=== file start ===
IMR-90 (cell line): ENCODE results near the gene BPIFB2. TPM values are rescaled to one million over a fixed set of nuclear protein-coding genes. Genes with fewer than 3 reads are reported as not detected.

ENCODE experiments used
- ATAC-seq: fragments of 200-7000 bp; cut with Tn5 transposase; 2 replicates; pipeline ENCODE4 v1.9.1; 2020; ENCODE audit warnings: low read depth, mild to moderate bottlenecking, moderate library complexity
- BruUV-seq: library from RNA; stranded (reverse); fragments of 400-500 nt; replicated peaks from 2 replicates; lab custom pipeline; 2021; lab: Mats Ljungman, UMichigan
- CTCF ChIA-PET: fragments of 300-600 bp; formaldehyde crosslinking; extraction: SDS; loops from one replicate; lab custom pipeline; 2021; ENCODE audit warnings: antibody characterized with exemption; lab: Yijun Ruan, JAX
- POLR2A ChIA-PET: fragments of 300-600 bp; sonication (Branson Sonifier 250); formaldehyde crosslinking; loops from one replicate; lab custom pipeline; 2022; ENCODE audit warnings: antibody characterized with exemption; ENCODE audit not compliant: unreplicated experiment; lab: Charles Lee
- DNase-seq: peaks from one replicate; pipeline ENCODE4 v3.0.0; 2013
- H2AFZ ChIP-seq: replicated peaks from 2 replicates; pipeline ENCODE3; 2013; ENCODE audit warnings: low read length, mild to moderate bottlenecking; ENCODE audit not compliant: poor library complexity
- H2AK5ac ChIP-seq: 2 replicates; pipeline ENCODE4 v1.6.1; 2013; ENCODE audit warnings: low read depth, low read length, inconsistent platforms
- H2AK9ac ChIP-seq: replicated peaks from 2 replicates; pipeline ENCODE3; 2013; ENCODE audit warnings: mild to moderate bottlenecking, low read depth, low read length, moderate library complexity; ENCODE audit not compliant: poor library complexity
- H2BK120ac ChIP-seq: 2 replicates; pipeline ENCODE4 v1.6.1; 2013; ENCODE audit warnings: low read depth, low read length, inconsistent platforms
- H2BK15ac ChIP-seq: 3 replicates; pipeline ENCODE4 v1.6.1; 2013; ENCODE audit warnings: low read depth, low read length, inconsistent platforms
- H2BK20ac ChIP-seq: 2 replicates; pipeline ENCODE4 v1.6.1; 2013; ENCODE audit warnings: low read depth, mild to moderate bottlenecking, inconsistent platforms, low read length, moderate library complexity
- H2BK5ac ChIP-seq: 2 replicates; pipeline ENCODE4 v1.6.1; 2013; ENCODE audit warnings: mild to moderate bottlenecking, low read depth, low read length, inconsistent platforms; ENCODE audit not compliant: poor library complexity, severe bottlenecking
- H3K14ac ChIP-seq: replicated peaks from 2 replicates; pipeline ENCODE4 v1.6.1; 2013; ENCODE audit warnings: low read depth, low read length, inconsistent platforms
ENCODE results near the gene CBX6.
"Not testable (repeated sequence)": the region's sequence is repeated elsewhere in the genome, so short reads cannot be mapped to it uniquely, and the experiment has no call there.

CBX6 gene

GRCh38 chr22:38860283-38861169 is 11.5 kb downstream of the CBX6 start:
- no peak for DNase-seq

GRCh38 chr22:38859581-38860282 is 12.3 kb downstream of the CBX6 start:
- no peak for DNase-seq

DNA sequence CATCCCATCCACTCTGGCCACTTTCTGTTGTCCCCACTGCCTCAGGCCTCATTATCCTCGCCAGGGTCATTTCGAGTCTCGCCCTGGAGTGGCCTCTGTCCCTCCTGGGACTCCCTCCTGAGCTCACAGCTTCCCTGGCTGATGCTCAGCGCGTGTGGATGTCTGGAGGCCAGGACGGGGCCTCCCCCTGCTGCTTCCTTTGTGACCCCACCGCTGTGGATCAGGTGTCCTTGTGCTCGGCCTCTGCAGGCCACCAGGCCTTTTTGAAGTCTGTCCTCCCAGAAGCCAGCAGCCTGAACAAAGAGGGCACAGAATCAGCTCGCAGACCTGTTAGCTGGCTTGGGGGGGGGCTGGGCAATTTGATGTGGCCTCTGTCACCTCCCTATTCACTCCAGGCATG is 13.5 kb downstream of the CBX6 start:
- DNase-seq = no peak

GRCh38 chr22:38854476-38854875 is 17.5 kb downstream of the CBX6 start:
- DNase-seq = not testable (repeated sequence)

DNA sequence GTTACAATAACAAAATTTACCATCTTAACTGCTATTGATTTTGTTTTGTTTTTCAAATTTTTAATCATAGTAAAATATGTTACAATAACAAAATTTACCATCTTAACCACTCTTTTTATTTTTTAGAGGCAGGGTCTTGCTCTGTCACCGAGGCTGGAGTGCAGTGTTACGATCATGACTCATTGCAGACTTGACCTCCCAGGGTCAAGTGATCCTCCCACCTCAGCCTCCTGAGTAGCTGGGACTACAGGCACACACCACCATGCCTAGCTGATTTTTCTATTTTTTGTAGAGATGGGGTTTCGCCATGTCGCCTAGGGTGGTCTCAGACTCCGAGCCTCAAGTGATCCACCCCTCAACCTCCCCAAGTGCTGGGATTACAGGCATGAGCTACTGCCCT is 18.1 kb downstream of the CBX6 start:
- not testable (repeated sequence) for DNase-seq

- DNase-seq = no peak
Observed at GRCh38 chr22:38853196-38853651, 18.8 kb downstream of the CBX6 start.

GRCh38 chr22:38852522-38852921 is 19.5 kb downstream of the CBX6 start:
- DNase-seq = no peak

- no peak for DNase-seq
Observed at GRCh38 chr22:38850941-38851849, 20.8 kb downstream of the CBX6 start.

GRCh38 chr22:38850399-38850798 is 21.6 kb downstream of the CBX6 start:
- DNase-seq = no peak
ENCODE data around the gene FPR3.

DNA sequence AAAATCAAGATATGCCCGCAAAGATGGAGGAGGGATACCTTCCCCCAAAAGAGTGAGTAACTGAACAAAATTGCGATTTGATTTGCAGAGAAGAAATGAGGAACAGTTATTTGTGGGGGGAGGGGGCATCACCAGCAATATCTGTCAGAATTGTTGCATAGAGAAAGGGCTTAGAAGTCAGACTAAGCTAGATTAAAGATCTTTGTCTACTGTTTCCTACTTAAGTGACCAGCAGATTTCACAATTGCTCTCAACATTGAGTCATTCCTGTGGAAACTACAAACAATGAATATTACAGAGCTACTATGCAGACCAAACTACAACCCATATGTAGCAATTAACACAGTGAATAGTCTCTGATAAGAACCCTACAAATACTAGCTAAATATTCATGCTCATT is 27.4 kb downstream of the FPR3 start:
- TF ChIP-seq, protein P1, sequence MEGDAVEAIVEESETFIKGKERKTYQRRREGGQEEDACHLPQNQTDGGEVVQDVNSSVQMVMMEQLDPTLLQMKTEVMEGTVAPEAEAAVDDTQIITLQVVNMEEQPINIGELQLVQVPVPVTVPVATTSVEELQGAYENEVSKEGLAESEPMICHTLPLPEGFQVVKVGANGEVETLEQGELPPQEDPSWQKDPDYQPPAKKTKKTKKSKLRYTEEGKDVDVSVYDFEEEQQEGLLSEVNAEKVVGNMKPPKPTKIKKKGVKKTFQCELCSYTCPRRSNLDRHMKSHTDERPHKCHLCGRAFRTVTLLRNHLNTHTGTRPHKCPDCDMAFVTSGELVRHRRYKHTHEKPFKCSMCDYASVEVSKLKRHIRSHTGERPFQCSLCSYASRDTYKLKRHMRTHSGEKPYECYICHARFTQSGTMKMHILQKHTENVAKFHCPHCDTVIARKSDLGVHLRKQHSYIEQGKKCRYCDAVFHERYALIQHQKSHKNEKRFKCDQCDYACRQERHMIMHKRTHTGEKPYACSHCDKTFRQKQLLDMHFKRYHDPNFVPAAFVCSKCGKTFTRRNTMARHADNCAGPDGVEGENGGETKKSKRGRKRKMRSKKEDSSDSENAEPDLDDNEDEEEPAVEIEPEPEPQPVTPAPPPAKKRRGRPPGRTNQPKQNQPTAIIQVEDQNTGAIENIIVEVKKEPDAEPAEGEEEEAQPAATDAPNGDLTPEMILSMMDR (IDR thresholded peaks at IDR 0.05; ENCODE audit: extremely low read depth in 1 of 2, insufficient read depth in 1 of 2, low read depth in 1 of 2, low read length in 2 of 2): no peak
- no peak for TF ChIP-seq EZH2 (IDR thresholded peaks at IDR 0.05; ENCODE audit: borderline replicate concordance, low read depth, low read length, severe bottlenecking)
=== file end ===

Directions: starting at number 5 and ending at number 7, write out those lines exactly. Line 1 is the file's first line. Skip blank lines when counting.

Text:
- CTCF ChIA-PET: fragments of 300-600 bp; formaldehyde crosslinking; extraction: SDS; loops from one replicate; lab custom pipeline; 2021; ENCODE audit warnings: antibody characterized with exemption; lab: Yijun Ruan, JAX
- POLR2A ChIA-PET: fragments of 300-600 bp; sonication (Branson Sonifier 250); formaldehyde crosslinking; loops from one replicate; lab custom pipeline; 2022; ENCODE audit warnings: antibody characterized with exemption; ENCODE audit not compliant: unreplicated experiment; lab: Charles Lee
- DNase-seq: peaks from one replicate; pipeline ENCODE4 v3.0.0; 2013